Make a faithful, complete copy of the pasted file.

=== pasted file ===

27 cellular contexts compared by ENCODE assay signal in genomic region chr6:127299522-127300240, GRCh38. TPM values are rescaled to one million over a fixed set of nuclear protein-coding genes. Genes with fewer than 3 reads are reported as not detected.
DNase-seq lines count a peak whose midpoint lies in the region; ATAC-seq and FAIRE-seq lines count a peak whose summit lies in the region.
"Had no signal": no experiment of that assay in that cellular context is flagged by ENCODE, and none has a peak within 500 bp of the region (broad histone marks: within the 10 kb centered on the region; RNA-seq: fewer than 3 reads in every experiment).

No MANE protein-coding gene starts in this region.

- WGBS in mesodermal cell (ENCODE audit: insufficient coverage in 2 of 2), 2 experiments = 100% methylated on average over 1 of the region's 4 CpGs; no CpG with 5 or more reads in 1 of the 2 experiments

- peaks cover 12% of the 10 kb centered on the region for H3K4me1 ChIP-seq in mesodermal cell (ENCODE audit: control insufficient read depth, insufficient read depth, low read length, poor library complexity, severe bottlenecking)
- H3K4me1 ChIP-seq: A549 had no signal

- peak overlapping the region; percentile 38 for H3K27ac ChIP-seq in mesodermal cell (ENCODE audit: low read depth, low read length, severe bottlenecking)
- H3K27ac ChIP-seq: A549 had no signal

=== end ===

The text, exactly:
27 cellular contexts compared by ENCODE assay signal in genomic region chr6:127299522-127300240, GRCh38. TPM values are rescaled to one million over a fixed set of nuclear protein-coding genes. Genes with fewer than 3 reads are reported as not detected.
DNase-seq lines count a peak whose midpoint lies in the region; ATAC-seq and FAIRE-seq lines count a peak whose summit lies in the region.
"Had no signal": no experiment of that assay in that cellular context is flagged by ENCODE, and none has a peak within 500 bp of the region (broad histone marks: within the 10 kb centered on the region; RNA-seq: fewer than 3 reads in every experiment).

No MANE protein-coding gene starts in this region.

- WGBS in mesodermal cell (ENCODE audit: insufficient coverage in 2 of 2), 2 experiments = 100% methylated on average over 1 of the region's 4 CpGs; no CpG with 5 or more reads in 1 of the 2 experiments

- peaks cover 12% of the 10 kb centered on the region for H3K4me1 ChIP-seq in mesodermal cell (ENCODE audit: control insufficient read depth, insufficient read depth, low read length, poor library complexity, severe bottlenecking)
- H3K4me1 ChIP-seq: A549 had no signal

- peak overlapping the region; percentile 38 for H3K27ac ChIP-seq in mesodermal cell (ENCODE audit: low read depth, low read length, severe bottlenecking)
- H3K27ac ChIP-seq: A549 had no signal